IN FIRM: 2009 Top Ten IT Visions

From the January 2009 Issue

For technology personnel, each New Year brings exciting IT opportunities to evaluate and plan for the year ahead. And 2009 will be no different … except that the economy will make most firms proceed a little more cautiously and require more justification for those items that are needed to improve future production. In that light, here are my 10 technology visions for accounting firm automation for 2009:

  1. SaaS
    Software as a Service will make a big splash in the accounting profession this year with CCH’s highly anticipated release of its ProSystem fx Practice Manager (formerly CPA Software Visual Practice Management) that offers integration into the vendor’s engagement, audit document container, document management and tax applications. The Thomson family will continue to see success with its virtual office suite of products. Firms will take a serious look at SaaS as the cost and frustration of supporting their own IT environments increases. For firms with a mixed vendor suite of applications, there will be an influx of specialized accounting firm co-location facilities being driven by the tax and accounting firm associations and knowledgeable vendors such as the Xcentric Group, Right Networks and Insynq.
  2. Windows 7 Halts Vista Adoption
    With the leaked release of Windows 7 being targeted for 2009, firms that were considering Vista adoption will decide to stay with Windows XP and pay the “downgrade tax” for another year. The small fee is inconsequential when compared to lost productivity caused by retraining and possible conflicts with existing accounting applications and firm equipment. With the expected belt-tightening of 2009, firms will decide that stability is the key to success, and there will be better places to spend limited resources.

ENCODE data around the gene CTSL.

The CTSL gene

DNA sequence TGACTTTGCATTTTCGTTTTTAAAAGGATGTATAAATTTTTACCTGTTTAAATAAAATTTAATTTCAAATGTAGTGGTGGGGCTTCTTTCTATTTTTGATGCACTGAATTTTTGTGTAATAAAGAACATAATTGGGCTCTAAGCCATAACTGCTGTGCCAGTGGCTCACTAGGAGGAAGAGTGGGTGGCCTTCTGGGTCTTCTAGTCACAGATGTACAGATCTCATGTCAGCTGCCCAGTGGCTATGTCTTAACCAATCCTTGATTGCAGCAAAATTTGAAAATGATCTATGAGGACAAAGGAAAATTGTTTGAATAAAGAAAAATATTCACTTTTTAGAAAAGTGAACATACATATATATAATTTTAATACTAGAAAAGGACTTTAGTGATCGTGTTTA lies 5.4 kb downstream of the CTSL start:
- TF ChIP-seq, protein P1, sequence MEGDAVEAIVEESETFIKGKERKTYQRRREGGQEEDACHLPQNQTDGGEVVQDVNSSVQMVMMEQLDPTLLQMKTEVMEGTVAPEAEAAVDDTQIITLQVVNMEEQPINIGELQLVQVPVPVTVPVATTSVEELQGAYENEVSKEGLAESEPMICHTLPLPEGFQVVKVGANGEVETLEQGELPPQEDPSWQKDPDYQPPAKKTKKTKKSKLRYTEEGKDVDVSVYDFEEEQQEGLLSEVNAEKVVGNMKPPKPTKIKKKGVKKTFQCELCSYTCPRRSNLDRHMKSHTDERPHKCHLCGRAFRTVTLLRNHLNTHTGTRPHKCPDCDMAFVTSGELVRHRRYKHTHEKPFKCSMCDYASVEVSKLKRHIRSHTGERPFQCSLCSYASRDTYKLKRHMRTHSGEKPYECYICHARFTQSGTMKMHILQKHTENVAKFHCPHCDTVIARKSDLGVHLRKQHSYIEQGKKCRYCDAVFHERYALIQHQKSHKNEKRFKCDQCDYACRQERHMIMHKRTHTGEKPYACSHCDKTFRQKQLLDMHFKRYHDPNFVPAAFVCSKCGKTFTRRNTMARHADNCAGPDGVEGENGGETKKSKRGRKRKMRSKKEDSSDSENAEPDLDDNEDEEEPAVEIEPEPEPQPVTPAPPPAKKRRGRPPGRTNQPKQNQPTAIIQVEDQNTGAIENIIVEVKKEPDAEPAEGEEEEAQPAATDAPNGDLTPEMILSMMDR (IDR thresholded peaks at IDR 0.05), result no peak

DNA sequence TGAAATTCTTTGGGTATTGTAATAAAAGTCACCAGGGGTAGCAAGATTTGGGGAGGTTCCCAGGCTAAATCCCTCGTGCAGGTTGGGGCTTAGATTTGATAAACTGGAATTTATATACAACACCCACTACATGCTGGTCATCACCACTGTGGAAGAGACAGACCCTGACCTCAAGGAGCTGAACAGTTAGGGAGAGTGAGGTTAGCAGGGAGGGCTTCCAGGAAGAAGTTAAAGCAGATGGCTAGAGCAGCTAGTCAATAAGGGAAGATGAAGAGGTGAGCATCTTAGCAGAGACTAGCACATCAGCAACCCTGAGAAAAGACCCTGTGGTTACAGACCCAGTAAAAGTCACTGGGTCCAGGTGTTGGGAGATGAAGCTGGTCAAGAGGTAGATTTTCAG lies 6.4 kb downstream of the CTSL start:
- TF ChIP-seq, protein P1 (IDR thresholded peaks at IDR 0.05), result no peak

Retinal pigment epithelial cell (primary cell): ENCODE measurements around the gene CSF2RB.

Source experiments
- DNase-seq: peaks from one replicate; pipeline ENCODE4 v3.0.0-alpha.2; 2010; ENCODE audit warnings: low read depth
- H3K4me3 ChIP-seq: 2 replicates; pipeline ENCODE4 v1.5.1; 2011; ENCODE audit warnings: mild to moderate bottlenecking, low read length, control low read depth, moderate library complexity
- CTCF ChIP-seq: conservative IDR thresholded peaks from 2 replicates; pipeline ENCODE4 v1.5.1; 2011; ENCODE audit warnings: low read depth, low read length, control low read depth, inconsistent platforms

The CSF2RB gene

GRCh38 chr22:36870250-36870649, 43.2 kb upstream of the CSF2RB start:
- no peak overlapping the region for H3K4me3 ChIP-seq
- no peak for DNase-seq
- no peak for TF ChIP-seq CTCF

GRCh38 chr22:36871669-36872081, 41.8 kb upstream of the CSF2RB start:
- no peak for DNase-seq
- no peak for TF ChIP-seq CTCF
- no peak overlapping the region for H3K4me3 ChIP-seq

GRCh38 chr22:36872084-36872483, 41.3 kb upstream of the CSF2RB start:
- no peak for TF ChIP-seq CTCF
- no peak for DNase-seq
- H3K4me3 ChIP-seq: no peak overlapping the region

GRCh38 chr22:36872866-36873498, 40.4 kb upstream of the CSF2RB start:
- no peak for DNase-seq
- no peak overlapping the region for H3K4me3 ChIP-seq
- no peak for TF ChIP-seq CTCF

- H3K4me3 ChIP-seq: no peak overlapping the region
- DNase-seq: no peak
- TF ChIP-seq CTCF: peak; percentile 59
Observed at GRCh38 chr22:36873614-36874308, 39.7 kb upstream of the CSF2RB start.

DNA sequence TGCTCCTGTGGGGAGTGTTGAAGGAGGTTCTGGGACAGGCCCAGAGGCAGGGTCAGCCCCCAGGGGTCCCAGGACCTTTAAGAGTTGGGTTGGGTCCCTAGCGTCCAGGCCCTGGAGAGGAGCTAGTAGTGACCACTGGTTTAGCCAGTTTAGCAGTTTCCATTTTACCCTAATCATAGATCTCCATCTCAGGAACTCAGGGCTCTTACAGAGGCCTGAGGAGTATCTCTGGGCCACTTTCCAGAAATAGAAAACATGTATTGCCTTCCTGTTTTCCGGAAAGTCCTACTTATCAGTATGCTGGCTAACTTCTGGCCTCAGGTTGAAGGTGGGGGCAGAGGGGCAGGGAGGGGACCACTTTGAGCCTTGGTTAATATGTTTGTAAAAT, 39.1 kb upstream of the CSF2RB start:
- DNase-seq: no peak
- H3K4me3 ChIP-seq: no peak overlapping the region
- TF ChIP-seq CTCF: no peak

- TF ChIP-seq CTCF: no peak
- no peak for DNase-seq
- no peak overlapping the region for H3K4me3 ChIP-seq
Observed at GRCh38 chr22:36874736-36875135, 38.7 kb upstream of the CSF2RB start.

3. Office 2007 Use Grows
    While there have been some issues between the Microsoft Office 2007 products and audit engagement applications, most of these will be resolved with the early 2009 Microsoft updates, and firms will transition to take advantage of the ribbon menu standardization, which improves firm productivity. The increased Excel grid to over 1M rows only sweetens the deal. Firms will renew their MPAN Action Pack subscriptions just for the 10 enterprise licenses.
  4. Google Continues Rise
    Google Desktop will be seen as a viable competitor to Office, and clients in other industries will take a serious look to control costs for their word processing, spreadsheet and e-mail collaboration. While tax and accounting firms will continue to standardize on Microsoft Office suites, the surprise within these firms will be that more and more research will begin in Google than in the traditional research products for which firms pay significantly, and firms will go to these other pay-for-services to verify any questionable items.
  5. Apple Makes Inroads
    No doubt about it, Apple has been successful with its PC vs. Mac commercials and gained market share … just not in accounting firms. This will change in 2009, but not in the way firms think it will. While the additional cost and configuration of Apple workstations will block adoption within accounting firms, the added features of the company’s iPhone will spark interest. In areas where AT&T is the strongest data provider, firms will consider the iPhone as a smart phone alternative, particularly once “tethering” is announced early in the year. For a flat fee, users can have phone minutes, ActiveSync with their Outlook, and eventually Internet access for their laptop. The iPhone is definitely the coolest phone around, and firms will be willing to pay a little extra to keep their staff happy and on the front edge. Now if Apple could just extend the battery life of the iPhone.